The Rhode Island man accused ofwill be transported back to Massachusetts from Delaware, where federal authorities say he was found driving with the slain woman's body in his trunk last week. Louis Coleman III, 32, is facing federal charges of kidnapping resulting in death in the killing of Jassy Correia, who was last seen celebrating her 23rd birthday with friends Feb. 24 at a Boston nightclub.
Coleman appeared in a federal courtroom in Delaware Thursday and waived his right to have detention and preliminary hearings in Delaware, reports CBS Boston. It's not clear when he will be extradited.
Speaking at a press conference Sunday, United States Attorney Andrew Lelling outlined a timeline of disturbing events in the government's case against Coleman. He said that when Coleman was pulled over in Delaware Thursday and asked whether anyone was in the car with him, Coleman replied, "She's in the trunk."
Lelling said Coleman and Correia were seen on surveillance video after 2 a.m. Feb 24 outside the Boston nightclub getting into Coleman's car. Boston police were able to get an image of Coleman's license plate and tracked the registration back to a condominium in Providence, Rhode Island, Lelling said.
Working with police in Providence, investigators looked at surveillance footage from the condo complex that Lelling said showed Coleman carrying a body that matched Correia's description from his car into the building about two hours after the two were last seen together in Boston. Surveillance video also showed Coleman carrying the body to his apartment door, Lelling said.
Two days later, on Tuesday, Feb. 26, the surveillance video showed Coleman leaving and returning with WalMart shopping bags, Lelling said. Investigators found a nearby Walmart and confirmed with store surveillance video that Coleman had been at the store. A receipt they obtained from the WalMart indicated Coleman bought three Tyvex protective jumpsuits, duct tape, two candles, a mask, gloves, safety goggles, an odor respirator and bleach, Lelling said.
The next evening, on Wednesday, Feb. 27, Lelling was seen on the video entering the apartment building with large suitcase, which was recently purchased because it had the tags still on, Lelling said. A few hours later, in the early morning hours of Thursday, Feb. 28, Lelling was seen hauling the suitcase back out and hoisting it into his trunk as though it was heavy. He then drove away.
Correia was never seen exiting the building, Lelling said.
When investigators searched Coleman's apartment Thursday, according to Lelling, they found items including hooded coveralls and two respiratory masks and noticed a cover was missing on one of the couch cushions. In a Dumpster, Lelling said, investigators found trash bags, plastic sheets and other cleaning materials.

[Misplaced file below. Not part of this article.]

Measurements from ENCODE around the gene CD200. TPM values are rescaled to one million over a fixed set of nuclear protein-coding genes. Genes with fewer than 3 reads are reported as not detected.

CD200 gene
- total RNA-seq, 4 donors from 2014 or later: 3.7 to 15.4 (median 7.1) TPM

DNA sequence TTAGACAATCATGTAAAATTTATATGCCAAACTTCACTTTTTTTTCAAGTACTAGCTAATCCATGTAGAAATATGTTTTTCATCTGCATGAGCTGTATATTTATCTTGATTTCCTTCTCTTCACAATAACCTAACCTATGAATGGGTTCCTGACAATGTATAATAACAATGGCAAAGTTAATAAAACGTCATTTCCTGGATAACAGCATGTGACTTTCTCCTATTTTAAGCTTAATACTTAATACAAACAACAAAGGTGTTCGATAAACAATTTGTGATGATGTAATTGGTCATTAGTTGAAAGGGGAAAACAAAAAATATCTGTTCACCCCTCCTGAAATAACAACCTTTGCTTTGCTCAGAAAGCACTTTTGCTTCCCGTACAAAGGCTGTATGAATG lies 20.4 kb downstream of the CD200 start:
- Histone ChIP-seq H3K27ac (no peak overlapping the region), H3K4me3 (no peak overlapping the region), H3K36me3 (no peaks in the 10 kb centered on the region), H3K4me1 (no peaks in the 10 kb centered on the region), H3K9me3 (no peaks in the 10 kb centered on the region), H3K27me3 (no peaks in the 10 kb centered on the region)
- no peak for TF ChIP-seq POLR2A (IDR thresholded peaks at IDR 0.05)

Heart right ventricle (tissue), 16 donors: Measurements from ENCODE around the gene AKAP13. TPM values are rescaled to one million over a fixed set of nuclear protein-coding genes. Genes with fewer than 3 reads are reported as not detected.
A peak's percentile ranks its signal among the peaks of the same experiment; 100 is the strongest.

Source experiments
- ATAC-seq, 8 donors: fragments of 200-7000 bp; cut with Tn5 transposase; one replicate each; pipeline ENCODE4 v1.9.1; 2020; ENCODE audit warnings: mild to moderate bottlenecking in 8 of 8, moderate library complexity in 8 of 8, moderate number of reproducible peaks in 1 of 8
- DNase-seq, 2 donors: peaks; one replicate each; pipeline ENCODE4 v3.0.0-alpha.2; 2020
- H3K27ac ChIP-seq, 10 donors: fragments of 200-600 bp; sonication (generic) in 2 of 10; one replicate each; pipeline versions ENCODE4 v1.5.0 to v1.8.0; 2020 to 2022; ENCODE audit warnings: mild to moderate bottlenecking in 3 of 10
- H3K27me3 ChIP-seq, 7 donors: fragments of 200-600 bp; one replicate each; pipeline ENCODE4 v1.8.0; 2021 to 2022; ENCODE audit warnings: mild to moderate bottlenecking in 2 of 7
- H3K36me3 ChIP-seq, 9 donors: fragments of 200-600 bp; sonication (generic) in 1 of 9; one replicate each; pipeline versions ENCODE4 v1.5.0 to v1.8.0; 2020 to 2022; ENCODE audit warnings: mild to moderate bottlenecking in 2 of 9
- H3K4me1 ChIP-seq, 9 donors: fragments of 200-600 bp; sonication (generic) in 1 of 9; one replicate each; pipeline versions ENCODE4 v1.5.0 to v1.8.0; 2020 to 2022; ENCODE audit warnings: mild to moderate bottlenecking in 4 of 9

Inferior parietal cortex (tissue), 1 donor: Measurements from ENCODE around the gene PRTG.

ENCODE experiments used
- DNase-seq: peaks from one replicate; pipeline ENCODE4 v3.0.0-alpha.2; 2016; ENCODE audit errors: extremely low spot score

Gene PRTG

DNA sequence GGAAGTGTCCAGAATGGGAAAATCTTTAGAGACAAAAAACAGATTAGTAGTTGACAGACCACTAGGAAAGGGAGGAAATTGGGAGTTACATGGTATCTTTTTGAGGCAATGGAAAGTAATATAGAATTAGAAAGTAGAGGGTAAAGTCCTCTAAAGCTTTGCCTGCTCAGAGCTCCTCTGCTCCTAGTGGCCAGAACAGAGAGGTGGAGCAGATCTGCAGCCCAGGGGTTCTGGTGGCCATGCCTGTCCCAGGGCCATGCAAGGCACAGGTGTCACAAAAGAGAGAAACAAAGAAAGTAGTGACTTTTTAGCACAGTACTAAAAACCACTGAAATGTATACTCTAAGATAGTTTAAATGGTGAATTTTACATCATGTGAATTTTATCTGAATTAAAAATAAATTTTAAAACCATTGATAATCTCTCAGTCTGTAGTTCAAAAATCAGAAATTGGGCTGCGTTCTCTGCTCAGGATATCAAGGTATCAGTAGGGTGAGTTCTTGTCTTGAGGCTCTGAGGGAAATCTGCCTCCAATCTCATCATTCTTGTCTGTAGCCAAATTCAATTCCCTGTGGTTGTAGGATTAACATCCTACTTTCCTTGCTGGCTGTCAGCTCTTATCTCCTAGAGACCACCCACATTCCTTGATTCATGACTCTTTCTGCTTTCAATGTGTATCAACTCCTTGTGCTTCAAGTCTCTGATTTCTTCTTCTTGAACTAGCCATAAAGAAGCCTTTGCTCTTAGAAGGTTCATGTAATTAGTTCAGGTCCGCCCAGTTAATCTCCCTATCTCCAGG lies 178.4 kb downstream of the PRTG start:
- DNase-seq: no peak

Coleman's car was located in Delaware later that day and he was pulled over on I-95 near Wilmington, Lelling said. After he told police "she's in the trunk," officers found a body that matched Correia's description, naked, bruised, bound in duct tape and covered in what appeared to be baking soda, Lelling said. The body was wrapped in a plastic bag and a couch cushion cover that matched the one missing from Coleman's apartment, and was placed inside the suitcase, Lelling said. Investigators believe she died of blunt force trauma and strangulation, reports CBS Boston.
When police asked Coleman about a bandage on his face, he allegedly said, "It's from the girl."
Police found multiple items in the car, including a pair of new long-handled loppers, plastic garbage bags, a gas container, a butane lighter, gloves, charcoal air purifiers, air fresheners, tinted safety glasses, cloth work-gloves, a new set of pliers, a laptop, a computer hard-drive, and disinfectant wipes, reports CBS Boston.
If convicted, Coleman faces a mandatory sentence of life in prison and also faces the possibility of the death penalty, Lelling said. He did not detail what the motive might have been.
Speaking at a press conference Sunday, Boston Police Chief William Gross thanked Providence police and federal investigators for their work on the case. He called Correia's death a "horrible tragedy" and vowed to seek justice for her family.
"We want to send a message to predators and hunters that people are watching you, and we're not going to tolerate this in out city," Gross said.
The woman's cousin, Katia DePina, told CBS Boston her family is devastated.
"She was a mother. She was brave. She was strong. She did not deserve this," DePina said. "She went out to celebrate her birthday and never returned home."
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